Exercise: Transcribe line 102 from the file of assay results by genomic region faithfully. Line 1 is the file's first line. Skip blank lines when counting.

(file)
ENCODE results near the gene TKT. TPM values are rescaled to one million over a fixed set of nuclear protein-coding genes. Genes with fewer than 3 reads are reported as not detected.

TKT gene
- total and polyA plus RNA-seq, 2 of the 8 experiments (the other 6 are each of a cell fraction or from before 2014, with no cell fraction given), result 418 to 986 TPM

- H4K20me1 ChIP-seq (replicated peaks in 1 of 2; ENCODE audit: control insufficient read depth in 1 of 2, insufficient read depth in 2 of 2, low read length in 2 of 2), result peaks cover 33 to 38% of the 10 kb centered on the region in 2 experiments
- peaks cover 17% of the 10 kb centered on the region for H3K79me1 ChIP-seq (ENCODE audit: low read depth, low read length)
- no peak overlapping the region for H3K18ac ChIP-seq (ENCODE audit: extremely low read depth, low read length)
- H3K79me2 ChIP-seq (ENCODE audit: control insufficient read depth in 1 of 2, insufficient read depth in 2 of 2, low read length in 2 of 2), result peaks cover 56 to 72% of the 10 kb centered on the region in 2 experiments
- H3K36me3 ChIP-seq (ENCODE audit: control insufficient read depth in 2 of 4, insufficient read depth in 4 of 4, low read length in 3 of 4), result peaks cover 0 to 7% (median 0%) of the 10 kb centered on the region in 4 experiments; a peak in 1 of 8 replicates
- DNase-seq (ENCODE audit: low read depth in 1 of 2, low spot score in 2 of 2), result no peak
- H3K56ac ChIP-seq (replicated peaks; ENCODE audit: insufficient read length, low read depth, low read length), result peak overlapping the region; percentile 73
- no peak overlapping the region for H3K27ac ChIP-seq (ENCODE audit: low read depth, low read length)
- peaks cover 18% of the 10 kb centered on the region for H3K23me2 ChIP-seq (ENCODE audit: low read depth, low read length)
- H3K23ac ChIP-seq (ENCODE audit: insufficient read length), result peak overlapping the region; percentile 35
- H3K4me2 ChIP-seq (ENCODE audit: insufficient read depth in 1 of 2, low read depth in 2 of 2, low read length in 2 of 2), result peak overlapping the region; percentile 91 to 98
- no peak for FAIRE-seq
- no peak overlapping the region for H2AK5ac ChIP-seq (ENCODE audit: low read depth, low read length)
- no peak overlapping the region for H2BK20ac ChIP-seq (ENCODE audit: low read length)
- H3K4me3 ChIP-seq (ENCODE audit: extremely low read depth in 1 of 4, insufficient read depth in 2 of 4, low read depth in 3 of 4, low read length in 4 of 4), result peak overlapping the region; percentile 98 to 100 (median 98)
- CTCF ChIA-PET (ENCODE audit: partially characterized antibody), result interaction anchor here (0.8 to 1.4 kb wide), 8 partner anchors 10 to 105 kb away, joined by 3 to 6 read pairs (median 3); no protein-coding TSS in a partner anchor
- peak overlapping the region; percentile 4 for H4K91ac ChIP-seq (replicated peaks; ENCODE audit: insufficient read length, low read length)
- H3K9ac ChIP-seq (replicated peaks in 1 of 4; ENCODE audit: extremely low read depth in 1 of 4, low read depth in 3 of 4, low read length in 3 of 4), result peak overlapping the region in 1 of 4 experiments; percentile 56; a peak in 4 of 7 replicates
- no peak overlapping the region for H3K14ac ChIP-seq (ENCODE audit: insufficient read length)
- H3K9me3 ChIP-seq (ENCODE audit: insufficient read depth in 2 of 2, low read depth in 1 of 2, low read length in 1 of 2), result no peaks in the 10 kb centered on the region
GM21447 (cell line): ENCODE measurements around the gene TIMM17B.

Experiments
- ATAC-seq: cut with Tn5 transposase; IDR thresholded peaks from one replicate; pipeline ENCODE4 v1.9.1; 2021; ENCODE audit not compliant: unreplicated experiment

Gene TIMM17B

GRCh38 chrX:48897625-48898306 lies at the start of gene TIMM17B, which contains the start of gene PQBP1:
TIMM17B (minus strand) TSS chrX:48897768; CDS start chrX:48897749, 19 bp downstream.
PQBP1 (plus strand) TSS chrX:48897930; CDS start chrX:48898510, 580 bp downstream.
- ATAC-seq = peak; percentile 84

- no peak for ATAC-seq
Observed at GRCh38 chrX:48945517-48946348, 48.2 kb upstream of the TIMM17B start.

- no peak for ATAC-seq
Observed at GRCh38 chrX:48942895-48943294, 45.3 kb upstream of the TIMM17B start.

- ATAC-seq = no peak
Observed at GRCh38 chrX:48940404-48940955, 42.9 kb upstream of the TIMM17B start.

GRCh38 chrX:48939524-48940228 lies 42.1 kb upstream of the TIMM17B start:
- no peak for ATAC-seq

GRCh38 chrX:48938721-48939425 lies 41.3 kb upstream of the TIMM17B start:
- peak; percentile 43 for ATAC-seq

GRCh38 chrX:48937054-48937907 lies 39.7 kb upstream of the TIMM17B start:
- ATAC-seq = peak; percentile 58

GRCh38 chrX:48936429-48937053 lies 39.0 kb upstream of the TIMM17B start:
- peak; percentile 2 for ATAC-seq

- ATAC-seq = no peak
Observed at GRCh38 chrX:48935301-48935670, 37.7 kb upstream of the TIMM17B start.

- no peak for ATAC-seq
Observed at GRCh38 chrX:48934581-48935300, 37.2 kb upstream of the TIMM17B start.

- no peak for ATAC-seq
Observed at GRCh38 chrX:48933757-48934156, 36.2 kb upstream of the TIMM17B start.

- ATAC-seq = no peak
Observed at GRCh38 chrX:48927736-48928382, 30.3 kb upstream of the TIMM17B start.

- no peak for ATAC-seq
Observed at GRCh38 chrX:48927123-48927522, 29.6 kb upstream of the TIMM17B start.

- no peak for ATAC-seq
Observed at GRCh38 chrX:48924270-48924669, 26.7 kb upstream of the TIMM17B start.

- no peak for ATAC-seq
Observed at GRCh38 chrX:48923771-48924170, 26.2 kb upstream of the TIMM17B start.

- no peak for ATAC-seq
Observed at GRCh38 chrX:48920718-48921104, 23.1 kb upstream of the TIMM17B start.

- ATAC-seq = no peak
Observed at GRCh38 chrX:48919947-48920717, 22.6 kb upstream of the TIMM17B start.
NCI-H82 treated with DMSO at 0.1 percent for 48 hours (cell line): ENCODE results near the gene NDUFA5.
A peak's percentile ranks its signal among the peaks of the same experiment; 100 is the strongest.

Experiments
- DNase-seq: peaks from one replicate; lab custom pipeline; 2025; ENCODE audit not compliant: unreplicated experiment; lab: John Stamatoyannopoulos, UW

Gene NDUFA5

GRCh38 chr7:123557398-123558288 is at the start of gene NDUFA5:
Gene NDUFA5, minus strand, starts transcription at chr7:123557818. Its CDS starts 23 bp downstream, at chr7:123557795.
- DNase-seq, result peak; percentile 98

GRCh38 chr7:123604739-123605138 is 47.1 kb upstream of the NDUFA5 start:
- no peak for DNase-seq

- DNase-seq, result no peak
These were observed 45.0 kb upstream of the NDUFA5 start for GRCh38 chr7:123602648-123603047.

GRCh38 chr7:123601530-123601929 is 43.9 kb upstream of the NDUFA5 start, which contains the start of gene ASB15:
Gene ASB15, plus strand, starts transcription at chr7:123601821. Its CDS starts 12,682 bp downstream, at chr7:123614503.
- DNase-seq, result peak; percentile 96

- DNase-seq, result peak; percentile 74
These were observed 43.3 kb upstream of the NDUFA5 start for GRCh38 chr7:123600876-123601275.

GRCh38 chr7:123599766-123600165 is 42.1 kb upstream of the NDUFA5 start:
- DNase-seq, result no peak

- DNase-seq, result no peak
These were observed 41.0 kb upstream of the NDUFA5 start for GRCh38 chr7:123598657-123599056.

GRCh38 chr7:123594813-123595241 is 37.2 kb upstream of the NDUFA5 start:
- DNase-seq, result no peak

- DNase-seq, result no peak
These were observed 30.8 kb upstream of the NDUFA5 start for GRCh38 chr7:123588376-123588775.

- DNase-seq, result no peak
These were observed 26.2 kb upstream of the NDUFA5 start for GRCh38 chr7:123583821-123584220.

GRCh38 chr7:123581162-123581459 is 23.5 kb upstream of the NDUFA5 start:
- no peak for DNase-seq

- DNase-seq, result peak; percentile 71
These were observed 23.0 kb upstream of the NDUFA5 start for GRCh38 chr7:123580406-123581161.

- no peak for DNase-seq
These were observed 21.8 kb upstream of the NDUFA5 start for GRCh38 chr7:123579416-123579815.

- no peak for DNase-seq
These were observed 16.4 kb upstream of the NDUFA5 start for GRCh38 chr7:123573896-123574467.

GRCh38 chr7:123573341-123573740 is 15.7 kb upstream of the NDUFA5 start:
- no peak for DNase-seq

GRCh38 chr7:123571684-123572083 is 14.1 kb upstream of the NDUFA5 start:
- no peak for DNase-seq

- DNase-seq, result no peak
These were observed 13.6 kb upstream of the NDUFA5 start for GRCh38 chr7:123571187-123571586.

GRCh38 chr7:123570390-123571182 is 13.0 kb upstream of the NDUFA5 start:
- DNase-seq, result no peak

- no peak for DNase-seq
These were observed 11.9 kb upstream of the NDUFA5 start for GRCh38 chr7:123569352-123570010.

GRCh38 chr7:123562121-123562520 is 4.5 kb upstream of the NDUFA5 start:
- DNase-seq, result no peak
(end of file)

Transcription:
- no peak for DNase-seq